However DP you have hit on the problem of the cold rads - the bottom pipe from the cylinder should be restricted so you can balance the flow - a manual rad valve would do.
     
  9. Rhys_91

    Rhys_91

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    Brilliant, that would explain it. I have a plumber coming in the next few days to fit an isolation valve. If, for example, I only half close the valve or so where in between, this should hopefully restore balance and give me hot radiators and hot water.

    Just to clarify, the pipe where I added the hose pipe is an air vent. I only added the hose connection temporarily so I could refill the system as the feeder tank is blocked.
    You cant see it in the photo, but the tank has a pipe coming out the top which goes into a tee by the wall - down for the hot water to the taps and up as the expansion vent.

    Cheers
     
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  11. Rhys_91

    Rhys_91

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    Thanks again for the responses.

    Final question and I feel a bit silly asking, but does it matter if the valve goes on the feed or return of the hot water tank? In my head I can’t see it making difference. It looks easier to put it on the return as theres more pipe to play with
     
  12. DP

    DP

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    You cannot have just a vent there. The pipe must terminate at the feed and expansion cistern. When boiler switches on and fires the burners, heats primary water, expansion goes into the cistern as is, it does not.
     
  13. Rhys_91

    Rhys_91

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    Hopefully this picture clarifies the set up
     

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  14. dal5band

    dal5band

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    DP is right - that expansion pipe coming out of the HW tank is the HW side expansion - nothing to do with the boiler. The boiler must have a separate expansion to the small f&e tank which you say is blocked - get the plumber to cut out the blocked bit and replace it.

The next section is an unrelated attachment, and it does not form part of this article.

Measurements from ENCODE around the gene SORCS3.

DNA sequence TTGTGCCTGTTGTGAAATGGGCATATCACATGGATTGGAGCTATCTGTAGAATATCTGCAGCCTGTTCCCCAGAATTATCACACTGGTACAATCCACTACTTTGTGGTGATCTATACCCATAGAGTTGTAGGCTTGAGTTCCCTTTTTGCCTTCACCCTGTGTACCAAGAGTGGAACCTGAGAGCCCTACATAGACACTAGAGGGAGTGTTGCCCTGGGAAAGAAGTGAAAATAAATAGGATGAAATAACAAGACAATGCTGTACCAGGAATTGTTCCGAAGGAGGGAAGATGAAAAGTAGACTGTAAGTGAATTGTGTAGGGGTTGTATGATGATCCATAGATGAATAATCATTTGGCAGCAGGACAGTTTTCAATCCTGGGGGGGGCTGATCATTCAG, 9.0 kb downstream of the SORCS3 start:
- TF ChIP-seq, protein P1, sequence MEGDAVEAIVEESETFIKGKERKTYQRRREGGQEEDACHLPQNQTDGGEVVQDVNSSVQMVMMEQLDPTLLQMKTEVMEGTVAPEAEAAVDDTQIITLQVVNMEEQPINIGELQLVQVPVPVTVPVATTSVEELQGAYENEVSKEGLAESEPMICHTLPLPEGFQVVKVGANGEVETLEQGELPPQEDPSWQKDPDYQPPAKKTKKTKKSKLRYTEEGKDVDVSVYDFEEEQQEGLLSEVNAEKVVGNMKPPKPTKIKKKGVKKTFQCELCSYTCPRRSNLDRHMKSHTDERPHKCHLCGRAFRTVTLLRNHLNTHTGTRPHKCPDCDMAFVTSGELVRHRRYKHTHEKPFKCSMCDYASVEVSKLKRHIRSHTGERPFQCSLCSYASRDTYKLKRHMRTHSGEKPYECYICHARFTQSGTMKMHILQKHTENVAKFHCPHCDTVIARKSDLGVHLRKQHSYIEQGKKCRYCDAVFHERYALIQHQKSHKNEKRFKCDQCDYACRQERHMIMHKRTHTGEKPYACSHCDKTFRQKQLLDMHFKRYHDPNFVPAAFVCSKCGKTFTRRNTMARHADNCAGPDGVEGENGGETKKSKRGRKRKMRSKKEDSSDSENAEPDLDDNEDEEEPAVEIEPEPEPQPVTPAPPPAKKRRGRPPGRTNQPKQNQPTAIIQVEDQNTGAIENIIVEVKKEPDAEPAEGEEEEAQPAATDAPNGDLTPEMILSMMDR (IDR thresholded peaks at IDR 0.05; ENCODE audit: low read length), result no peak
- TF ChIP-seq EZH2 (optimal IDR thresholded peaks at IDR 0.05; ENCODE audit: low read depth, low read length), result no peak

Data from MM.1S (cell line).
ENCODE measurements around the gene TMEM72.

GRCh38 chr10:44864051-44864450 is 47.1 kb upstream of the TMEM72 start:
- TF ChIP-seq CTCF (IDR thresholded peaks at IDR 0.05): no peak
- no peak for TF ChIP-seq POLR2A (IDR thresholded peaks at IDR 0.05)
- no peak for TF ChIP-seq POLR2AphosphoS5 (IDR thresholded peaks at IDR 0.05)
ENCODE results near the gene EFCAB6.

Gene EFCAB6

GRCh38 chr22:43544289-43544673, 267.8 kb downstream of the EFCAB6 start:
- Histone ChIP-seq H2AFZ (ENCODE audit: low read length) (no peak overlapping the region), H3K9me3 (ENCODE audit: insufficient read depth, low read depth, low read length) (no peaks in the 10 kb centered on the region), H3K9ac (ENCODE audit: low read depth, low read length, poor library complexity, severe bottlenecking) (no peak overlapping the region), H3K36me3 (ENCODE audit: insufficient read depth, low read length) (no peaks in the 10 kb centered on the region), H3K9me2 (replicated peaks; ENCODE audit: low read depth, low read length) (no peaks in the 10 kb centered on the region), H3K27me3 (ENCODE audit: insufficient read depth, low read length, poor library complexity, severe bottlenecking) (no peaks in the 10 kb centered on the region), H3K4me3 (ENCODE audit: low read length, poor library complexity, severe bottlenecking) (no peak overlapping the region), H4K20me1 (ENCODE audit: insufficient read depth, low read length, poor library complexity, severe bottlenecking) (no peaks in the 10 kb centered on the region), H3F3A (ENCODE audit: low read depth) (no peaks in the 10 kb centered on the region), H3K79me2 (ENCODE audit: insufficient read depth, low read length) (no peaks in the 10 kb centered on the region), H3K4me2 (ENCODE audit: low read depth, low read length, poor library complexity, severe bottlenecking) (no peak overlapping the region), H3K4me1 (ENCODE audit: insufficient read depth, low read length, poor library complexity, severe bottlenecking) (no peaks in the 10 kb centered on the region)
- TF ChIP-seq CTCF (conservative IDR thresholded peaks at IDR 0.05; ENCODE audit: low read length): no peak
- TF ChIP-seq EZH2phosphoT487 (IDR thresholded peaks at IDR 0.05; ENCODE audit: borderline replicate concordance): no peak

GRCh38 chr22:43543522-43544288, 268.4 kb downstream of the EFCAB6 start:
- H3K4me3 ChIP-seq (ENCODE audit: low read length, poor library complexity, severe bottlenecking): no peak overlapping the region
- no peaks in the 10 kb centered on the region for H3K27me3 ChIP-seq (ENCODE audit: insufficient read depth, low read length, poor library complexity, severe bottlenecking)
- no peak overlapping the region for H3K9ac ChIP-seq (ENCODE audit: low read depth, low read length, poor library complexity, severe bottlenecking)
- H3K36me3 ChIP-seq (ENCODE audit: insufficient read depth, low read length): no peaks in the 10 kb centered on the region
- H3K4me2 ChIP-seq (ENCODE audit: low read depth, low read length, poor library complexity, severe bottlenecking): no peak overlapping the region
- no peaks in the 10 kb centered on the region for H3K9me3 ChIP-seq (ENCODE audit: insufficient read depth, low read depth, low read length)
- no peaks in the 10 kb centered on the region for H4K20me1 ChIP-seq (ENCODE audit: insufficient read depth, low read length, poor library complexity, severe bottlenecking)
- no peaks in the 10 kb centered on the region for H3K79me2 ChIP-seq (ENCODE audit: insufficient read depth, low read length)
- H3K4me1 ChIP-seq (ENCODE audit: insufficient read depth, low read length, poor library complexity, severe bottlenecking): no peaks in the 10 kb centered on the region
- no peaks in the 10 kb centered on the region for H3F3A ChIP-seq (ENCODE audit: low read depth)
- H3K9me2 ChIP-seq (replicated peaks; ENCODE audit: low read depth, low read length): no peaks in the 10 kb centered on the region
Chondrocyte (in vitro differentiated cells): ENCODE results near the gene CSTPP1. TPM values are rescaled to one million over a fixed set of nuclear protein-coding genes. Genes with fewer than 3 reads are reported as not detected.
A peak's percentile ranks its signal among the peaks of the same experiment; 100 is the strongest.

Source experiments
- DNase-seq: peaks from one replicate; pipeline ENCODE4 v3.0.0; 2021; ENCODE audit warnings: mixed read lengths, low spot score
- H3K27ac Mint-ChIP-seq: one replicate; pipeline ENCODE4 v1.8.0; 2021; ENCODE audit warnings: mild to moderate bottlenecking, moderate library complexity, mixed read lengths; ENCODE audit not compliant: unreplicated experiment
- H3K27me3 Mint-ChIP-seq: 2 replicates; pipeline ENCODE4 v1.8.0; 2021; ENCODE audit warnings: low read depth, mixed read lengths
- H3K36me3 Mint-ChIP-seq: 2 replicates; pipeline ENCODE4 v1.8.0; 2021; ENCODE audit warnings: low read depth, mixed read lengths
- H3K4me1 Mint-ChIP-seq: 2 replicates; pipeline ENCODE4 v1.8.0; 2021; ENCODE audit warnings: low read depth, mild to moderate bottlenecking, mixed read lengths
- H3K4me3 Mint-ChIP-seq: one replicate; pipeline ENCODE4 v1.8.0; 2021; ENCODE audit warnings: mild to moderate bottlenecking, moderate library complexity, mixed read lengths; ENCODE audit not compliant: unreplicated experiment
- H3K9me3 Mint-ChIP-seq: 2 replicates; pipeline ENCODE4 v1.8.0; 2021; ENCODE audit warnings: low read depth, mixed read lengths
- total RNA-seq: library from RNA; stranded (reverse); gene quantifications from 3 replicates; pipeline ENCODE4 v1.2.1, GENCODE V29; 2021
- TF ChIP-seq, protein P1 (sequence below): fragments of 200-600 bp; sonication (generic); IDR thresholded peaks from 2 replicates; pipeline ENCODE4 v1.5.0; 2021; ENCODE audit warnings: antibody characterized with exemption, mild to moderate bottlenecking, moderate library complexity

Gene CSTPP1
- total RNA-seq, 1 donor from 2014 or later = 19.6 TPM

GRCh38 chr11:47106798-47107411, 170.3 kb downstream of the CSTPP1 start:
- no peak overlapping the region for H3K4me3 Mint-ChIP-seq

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  15. dilalio

    dilalio

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    Oh dear.
     
  16. DP

    DP

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    I would say lucky so far if there are no
    Leaks or system popping. A Baxi WM would have blown a seal if heating was fired up
     
  17. Rhys_91

    Rhys_91

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    Forgive my ignorance but I don’t follow the concerns...

    Where I filled using a hose pipe is simply an air vent pipe for the hot water heating coil. The pipe out the top of the tank which goes to the tee junction goes down to feed the taps with hot water and up is the expansion pipe for hot water which goes to the big tank in the loft.

    The expansion pipe for the heating & hot water coil is at the other end of the house (near the pump) and has its own pipe going into the loft into the smaller tank. The expansion pipe for the heating isn’t blocked ( I know this as I over filled the system and it started coming out the expansion pipe) it’s the feed pipe that’s blocked. Unfortunately where the feed pipe meets the system is under the kitchen floor which is tiled, so a big job to get done.